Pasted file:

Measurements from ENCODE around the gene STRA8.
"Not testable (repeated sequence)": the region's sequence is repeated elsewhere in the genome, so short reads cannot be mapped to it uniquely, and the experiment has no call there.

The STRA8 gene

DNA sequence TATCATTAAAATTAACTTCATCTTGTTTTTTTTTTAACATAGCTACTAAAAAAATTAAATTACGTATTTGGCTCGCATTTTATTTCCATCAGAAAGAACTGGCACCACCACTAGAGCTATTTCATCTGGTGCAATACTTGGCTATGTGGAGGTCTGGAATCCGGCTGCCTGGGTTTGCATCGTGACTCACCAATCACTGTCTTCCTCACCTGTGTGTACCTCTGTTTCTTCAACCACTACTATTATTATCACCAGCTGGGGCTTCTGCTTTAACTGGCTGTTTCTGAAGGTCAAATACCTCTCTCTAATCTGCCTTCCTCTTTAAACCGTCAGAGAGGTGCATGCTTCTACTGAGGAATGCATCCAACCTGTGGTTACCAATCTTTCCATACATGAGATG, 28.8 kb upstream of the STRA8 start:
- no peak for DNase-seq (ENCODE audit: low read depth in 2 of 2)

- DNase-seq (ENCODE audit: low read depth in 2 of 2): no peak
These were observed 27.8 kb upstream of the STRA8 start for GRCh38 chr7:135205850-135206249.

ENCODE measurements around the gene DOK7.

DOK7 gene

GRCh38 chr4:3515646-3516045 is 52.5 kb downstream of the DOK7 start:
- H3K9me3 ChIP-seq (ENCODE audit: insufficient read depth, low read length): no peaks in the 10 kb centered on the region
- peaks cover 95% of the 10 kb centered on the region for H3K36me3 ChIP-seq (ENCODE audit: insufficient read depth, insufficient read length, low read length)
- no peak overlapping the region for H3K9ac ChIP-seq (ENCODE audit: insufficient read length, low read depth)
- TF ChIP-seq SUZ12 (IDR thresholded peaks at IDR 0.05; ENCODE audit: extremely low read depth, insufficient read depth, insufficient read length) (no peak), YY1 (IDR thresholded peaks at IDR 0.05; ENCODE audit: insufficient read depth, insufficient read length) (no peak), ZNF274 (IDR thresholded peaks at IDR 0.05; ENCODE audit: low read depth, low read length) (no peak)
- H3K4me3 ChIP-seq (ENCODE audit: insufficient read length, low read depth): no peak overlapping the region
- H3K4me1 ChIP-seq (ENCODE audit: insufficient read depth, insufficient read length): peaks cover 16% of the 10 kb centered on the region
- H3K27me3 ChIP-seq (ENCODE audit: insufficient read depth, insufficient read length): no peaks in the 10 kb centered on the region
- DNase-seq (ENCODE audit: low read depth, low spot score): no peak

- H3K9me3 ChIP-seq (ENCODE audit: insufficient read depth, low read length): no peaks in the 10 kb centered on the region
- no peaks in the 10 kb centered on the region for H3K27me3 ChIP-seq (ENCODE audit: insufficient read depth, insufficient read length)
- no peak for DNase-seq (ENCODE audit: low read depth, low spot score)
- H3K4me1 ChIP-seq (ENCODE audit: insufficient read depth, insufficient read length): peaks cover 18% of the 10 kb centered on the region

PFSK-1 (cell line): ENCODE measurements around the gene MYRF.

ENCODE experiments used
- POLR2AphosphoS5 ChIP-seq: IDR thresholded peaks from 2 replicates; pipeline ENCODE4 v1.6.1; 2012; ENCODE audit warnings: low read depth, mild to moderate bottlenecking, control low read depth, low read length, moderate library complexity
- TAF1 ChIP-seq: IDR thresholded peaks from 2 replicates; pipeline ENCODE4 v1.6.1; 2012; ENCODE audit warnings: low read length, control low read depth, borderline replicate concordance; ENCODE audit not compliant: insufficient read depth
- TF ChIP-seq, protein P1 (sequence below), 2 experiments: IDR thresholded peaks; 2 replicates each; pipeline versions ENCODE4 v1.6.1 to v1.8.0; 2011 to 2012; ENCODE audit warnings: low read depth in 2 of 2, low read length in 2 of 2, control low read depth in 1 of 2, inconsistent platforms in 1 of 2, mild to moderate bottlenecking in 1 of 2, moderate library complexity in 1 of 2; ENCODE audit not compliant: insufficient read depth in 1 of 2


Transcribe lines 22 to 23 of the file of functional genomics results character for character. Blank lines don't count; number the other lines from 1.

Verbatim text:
- H3K4me1 ChIP-seq (ENCODE audit: insufficient read depth, insufficient read length): peaks cover 18% of the 10 kb centered on the region

PFSK-1 (cell line): ENCODE measurements around the gene MYRF.